Vermont Crowd Sources Its Way to Independent Energy and Documentaries
Written by Dave Walker | Posted by: NewEnglandFilm.com
Vermont Energy Independence Day is a media project documenting Vermont’s transition to a more sustainable energy future. Produced and coordinated by the media company Bright Blue EcoMedia, the film is taking an unusual route — crowd sourcing. Over the past several months, it has gathered submissions from Vermonters all across the state chronicling sustainable lifestyles and alternative approaches to energy consumption.
Bright Blue EcoMedia is a Vermont-based non-profit with the mission “to communicate transitional strategies through film.” Formed in the summer of 2010, the team consists of board of directors Vic Guadagno, Amy Seidl, Jon Erickson and Ben Falk, as well as cinematographer Robert Kittila and editor Brad Johanson. A creative team made up of academics, media professionals and educators, Bright Blue seeks to wed rich educational content with high quality video production to communicate positive solutions to complex environmental issues.
The Group’s initial project, the four-part television series Bloom narrated by Academy Award Winner Chris Cooper, presented the nutrient runoff problem in Lake Champlain and won a New England Emmy for Outstanding Environmental Program. When asked about the success of the film, Guadagno cited the urgency of the subject matter: “40 years after the Clean Water Act was established, we are still facing significant water quality issues in our lakes and rivers. People are experiencing issues of algae blooms and water pollution throughout the world, and are interested in this subject matter.”
The Group’s current film, Vermont Energy Independence Day, adopts the model championed by the YouTube sensation “Life In A Day,” crowd-sourcing footage to shape the story of one state’s movement towards a more sustainable energy usage. The first step was to create a blog, identifying the types of stories they were looking for and detailing a call for submissions. The Bright Blue team encouraged people to submit their footage on March 21st, the official date of Vermont Energy Independence Day. As they begin the edit, the footage from this round of submissions will introduce many of the ideas and storylines that will be developed in footage from later submissions.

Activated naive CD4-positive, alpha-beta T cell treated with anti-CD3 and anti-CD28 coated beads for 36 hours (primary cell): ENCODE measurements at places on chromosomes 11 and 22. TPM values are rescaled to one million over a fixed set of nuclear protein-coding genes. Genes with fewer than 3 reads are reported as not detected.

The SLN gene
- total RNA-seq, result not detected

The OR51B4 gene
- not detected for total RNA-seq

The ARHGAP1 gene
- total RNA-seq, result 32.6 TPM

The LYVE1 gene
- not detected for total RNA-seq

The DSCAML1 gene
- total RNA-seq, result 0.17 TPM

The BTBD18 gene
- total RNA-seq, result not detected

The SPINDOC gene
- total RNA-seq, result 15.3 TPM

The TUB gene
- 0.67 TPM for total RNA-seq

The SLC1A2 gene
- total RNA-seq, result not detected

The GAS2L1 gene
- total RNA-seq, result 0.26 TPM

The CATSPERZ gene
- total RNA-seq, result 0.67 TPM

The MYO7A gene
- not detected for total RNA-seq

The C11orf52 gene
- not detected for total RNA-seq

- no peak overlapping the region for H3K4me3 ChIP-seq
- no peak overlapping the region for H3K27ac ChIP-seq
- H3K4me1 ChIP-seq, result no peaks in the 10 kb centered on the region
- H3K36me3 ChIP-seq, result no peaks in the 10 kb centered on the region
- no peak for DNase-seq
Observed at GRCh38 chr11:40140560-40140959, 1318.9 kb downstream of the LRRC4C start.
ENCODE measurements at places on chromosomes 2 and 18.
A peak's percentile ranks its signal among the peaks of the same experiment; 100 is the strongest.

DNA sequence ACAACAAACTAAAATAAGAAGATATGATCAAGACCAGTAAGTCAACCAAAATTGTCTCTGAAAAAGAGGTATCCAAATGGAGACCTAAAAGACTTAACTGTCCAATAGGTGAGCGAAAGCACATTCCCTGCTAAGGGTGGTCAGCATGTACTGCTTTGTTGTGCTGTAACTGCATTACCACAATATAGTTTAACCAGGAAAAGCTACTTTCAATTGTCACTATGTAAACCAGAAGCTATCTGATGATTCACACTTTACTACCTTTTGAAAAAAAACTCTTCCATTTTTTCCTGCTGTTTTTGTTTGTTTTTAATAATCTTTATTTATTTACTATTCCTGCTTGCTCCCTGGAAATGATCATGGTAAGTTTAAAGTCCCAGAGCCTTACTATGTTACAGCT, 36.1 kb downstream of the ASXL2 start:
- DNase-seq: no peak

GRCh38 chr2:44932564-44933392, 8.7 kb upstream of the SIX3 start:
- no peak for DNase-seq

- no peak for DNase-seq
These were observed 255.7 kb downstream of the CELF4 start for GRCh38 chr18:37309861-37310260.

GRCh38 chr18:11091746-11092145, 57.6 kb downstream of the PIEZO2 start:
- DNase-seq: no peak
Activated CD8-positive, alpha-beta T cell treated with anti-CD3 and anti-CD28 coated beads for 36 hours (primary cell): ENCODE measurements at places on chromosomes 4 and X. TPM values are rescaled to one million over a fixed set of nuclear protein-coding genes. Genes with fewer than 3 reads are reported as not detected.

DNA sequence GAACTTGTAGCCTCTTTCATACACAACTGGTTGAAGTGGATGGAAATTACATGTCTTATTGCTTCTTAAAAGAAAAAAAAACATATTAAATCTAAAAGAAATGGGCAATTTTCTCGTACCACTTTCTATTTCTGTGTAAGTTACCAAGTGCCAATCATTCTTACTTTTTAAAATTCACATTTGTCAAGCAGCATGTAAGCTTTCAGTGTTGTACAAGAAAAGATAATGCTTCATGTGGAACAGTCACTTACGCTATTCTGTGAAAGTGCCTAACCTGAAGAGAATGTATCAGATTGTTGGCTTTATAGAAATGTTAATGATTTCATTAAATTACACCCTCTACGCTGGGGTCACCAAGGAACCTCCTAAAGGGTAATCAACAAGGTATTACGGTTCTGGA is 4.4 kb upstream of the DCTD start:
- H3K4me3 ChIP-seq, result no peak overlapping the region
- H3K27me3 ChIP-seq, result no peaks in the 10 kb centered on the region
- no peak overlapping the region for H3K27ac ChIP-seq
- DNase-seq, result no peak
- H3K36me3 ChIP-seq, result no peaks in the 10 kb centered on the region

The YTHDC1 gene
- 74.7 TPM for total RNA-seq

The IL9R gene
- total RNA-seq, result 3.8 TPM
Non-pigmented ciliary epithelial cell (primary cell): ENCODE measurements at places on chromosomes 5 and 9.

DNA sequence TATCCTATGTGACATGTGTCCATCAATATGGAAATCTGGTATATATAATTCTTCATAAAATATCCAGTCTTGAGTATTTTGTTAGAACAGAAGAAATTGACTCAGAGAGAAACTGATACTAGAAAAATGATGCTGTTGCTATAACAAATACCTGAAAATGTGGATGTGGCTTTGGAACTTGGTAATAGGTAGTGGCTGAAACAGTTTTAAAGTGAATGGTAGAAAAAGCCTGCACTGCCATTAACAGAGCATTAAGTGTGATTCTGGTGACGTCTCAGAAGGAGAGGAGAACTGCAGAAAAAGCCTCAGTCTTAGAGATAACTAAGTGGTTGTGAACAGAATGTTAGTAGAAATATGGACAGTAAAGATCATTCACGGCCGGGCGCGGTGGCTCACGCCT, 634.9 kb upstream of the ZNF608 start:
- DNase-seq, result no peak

Most contributions came from high school groups, many of whom had entire classes organized around the project, and non-profits that helped with Bright Blue’s networking and communications strategy. The types of submissions varied greatly, ranging from one-shot skits, to songs, to pieces in traditional documentary format. Some submissions defy easy categorization. One submitted by a high school group used cutout artwork to describe methane digesters. Another submission proposed “parkour” as an alternative to getting exercise without using electrical energy in the gym.
Vermont has a notable legacy as a trailblazer in environmental and energy policy that seems to be driving some of the project’s success. “I do think Vermont is a leader in action and innovation when it comes to environmental issues,” Guadagno remarked. “And with the ongoing town meetings and small-town communication, people are accustomed to participating and expressing their opinions. These communications don’t often come through film submissions, so that was the challenge. I think a lot of Vermonters are passionate about environmental issues, and anxious to be part of the story.”
While the quality of the footage across submissions can be inconsistent, the process has been effective in rallying participation and generating dialogue about energy consumption. “I think crowd-sourced films can work anywhere, certainly when students, teachers and non-profits are integrated and encouraged,” Guadagno said. Guadagno sees a bright future in this kind of project for creating rich educational experiences that force people to reflect on their lives through the act of storytelling: “As people get more and more familiar with shooting video, and posting online, I see an emergence of this crowd sourcing for gathering content, and engaging people in various stories and issues. I am personally excited about developing crowd-sourced projects that may coincide with traditional filmmaking. As professional crews work to tell stories through film, a crowd-sourcing project can be happening simultaneously, to encourage participation, solicit feedback, and in some cases, be part of a feature presentation.”
To see for yourself how the crowd-sourced story turns out, keep an eye out for the film in regional film festivals, public screenings throughout New England, and online at various websites. The Bright Blue team is also hoping to get national distribution through the National Education and Television Association (NETA) and PBS.
For more information on Bright Blue EcoMedia and its Vermont Energy Independence film, please visit www.brightbluemedia.org/.